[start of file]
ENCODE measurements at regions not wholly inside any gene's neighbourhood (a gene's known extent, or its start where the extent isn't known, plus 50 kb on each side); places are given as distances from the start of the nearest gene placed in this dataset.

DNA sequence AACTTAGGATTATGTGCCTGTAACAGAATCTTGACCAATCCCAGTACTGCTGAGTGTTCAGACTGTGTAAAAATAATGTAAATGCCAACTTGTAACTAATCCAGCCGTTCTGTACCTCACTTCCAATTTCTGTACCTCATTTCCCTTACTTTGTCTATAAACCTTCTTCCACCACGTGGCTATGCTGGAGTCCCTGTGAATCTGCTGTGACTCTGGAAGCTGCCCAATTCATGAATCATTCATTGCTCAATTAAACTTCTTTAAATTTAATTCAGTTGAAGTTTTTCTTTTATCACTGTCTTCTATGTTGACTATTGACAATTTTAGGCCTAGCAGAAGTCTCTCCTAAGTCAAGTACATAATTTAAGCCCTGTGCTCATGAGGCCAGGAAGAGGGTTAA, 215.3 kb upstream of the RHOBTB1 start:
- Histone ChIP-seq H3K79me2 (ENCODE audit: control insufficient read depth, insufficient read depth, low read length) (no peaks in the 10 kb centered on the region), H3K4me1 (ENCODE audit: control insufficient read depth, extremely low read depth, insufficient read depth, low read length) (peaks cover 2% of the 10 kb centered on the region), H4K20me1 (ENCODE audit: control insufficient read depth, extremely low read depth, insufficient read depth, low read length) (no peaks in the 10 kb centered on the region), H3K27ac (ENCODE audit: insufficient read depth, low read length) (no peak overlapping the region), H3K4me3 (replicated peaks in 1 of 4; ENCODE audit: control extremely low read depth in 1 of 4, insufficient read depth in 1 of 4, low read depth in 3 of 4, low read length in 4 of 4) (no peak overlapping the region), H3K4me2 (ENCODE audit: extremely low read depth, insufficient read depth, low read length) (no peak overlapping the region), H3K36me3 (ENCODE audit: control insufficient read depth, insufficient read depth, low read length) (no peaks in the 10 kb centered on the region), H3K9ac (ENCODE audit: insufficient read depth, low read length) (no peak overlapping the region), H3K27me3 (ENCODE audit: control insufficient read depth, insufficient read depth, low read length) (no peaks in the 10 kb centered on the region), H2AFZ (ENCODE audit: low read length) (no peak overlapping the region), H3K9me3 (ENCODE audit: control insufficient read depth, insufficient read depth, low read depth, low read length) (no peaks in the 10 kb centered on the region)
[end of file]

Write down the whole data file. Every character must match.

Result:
ENCODE measurements at regions not wholly inside any gene's neighbourhood (a gene's known extent, or its start where the extent isn't known, plus 50 kb on each side); places are given as distances from the start of the nearest gene placed in this dataset.

DNA sequence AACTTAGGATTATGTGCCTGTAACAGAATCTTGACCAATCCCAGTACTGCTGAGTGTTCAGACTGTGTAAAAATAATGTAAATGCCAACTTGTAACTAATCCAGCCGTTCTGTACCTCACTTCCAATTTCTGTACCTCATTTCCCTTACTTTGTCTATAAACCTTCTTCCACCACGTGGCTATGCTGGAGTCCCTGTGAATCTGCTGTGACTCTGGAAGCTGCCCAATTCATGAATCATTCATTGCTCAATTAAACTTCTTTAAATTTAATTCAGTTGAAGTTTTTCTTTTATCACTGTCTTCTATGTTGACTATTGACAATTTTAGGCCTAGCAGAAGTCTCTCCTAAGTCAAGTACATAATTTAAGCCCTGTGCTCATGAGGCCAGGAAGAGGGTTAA, 215.3 kb upstream of the RHOBTB1 start:
- Histone ChIP-seq H3K79me2 (ENCODE audit: control insufficient read depth, insufficient read depth, low read length) (no peaks in the 10 kb centered on the region), H3K4me1 (ENCODE audit: control insufficient read depth, extremely low read depth, insufficient read depth, low read length) (peaks cover 2% of the 10 kb centered on the region), H4K20me1 (ENCODE audit: control insufficient read depth, extremely low read depth, insufficient read depth, low read length) (no peaks in the 10 kb centered on the region), H3K27ac (ENCODE audit: insufficient read depth, low read length) (no peak overlapping the region), H3K4me3 (replicated peaks in 1 of 4; ENCODE audit: control extremely low read depth in 1 of 4, insufficient read depth in 1 of 4, low read depth in 3 of 4, low read length in 4 of 4) (no peak overlapping the region), H3K4me2 (ENCODE audit: extremely low read depth, insufficient read depth, low read length) (no peak overlapping the region), H3K36me3 (ENCODE audit: control insufficient read depth, insufficient read depth, low read length) (no peaks in the 10 kb centered on the region), H3K9ac (ENCODE audit: insufficient read depth, low read length) (no peak overlapping the region), H3K27me3 (ENCODE audit: control insufficient read depth, insufficient read depth, low read length) (no peaks in the 10 kb centered on the region), H2AFZ (ENCODE audit: low read length) (no peak overlapping the region), H3K9me3 (ENCODE audit: control insufficient read depth, insufficient read depth, low read depth, low read length) (no peaks in the 10 kb centered on the region)